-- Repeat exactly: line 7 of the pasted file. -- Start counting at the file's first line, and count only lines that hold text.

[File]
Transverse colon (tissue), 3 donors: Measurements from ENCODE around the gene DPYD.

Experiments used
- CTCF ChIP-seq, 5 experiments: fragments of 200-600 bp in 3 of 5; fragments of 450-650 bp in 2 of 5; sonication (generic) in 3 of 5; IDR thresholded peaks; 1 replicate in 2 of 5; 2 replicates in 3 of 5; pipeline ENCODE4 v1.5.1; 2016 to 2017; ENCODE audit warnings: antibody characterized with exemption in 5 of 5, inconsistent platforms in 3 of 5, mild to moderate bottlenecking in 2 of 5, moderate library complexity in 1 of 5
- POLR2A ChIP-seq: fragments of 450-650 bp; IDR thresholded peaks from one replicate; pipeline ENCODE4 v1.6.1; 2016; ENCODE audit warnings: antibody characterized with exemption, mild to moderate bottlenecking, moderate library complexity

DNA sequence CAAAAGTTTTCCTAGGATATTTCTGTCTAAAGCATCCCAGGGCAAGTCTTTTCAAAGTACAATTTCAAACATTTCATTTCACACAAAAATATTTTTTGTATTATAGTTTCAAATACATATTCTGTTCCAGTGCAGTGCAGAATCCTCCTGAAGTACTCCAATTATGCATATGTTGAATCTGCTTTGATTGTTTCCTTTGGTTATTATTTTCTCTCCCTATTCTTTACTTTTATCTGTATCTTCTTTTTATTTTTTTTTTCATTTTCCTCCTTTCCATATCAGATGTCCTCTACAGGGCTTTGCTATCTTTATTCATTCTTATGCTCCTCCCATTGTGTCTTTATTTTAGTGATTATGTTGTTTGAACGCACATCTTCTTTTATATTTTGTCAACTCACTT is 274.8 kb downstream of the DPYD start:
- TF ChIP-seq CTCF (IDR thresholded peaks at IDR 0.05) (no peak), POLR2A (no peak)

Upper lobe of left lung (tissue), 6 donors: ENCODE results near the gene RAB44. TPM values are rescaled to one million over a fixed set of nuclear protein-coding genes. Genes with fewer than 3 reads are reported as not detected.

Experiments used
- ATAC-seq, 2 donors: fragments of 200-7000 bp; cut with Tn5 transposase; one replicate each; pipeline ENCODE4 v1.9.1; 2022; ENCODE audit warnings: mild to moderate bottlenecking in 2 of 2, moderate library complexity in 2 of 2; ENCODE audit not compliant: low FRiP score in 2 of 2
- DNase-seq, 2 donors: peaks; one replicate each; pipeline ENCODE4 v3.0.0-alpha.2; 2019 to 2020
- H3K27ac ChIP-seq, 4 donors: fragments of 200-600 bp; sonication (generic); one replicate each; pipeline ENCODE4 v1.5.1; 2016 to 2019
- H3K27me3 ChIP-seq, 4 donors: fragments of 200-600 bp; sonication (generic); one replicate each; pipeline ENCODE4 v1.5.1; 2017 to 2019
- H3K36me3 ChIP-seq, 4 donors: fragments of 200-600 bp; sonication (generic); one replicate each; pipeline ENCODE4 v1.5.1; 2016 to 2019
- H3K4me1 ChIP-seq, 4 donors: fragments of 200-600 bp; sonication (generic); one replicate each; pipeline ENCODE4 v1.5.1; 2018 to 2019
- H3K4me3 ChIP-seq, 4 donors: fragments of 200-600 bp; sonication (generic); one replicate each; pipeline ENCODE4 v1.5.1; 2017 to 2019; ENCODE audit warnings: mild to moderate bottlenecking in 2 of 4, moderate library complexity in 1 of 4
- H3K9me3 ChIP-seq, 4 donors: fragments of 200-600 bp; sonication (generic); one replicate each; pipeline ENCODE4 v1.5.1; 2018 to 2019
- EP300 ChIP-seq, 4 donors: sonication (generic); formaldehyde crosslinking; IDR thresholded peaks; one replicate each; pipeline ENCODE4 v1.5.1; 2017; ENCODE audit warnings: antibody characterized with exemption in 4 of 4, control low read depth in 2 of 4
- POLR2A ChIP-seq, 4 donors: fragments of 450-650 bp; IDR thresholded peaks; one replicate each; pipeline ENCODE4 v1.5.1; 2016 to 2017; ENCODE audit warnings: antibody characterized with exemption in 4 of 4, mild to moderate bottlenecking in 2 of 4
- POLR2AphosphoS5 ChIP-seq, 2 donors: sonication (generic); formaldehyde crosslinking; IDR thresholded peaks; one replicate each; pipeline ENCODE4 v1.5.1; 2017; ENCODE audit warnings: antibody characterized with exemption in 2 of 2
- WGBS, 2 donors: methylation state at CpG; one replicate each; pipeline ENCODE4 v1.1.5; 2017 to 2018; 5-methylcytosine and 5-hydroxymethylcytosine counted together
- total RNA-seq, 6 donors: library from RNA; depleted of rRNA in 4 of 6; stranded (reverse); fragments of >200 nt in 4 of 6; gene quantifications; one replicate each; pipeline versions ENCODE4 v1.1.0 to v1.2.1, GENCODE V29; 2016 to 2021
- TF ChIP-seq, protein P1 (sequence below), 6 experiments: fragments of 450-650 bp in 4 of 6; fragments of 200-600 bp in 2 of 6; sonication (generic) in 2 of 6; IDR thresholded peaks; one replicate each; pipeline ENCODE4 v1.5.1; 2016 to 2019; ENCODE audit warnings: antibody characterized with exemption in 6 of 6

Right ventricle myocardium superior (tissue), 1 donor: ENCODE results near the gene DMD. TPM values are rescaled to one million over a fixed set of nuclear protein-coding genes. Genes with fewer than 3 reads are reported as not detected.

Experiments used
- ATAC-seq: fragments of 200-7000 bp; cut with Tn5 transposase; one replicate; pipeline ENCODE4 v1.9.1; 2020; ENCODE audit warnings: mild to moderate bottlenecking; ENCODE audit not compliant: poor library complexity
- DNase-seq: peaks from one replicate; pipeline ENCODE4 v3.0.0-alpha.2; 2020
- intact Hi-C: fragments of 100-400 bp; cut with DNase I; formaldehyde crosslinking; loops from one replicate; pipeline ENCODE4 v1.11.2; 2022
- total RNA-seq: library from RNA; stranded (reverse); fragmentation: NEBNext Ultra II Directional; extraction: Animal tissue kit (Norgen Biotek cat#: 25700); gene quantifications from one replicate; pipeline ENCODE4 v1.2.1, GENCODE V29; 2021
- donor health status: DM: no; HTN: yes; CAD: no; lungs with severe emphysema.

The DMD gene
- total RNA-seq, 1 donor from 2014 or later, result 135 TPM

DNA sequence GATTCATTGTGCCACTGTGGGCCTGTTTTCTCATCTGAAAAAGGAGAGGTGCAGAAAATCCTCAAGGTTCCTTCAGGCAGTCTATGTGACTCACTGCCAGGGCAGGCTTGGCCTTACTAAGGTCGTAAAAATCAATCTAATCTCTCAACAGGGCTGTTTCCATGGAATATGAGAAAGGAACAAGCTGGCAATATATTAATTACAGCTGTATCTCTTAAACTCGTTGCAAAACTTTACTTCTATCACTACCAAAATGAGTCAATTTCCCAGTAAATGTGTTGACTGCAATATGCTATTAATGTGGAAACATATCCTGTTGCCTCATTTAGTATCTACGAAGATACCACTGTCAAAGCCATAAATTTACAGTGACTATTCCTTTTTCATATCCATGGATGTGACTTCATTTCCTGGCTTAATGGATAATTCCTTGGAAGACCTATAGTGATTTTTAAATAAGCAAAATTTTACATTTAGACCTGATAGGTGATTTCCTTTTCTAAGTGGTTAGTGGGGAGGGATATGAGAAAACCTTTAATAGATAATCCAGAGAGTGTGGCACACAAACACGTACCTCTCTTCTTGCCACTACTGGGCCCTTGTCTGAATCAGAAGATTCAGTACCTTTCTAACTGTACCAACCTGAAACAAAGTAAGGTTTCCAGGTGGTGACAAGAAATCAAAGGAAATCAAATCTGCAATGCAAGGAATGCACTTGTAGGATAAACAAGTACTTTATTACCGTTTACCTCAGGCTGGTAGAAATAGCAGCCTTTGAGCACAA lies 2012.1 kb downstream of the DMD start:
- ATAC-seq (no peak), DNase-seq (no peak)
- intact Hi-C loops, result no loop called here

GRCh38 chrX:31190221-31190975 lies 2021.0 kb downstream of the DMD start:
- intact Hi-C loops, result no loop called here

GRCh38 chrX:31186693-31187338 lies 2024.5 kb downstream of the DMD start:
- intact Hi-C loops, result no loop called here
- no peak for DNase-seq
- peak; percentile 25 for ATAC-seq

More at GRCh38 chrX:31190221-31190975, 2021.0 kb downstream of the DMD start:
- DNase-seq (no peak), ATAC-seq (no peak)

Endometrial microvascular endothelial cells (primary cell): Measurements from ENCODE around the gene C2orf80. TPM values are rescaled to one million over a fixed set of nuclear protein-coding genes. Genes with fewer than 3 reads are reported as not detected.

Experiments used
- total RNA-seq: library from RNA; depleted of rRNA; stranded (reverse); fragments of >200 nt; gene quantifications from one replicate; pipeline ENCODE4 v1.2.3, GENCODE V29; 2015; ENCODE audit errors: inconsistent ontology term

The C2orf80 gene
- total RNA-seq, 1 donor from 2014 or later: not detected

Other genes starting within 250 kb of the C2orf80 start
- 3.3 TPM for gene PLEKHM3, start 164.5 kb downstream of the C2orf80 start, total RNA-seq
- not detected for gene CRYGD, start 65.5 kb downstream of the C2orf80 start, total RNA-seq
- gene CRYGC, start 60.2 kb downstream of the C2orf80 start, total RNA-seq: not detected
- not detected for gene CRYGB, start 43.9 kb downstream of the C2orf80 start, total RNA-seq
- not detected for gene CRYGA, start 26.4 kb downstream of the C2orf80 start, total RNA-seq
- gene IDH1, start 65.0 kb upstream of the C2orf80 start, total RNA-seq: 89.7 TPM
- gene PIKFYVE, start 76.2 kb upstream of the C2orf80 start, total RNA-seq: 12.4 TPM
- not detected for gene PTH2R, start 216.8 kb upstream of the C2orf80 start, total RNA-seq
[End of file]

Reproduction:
Upper lobe of left lung (tissue), 6 donors: ENCODE results near the gene RAB44. TPM values are rescaled to one million over a fixed set of nuclear protein-coding genes. Genes with fewer than 3 reads are reported as not detected.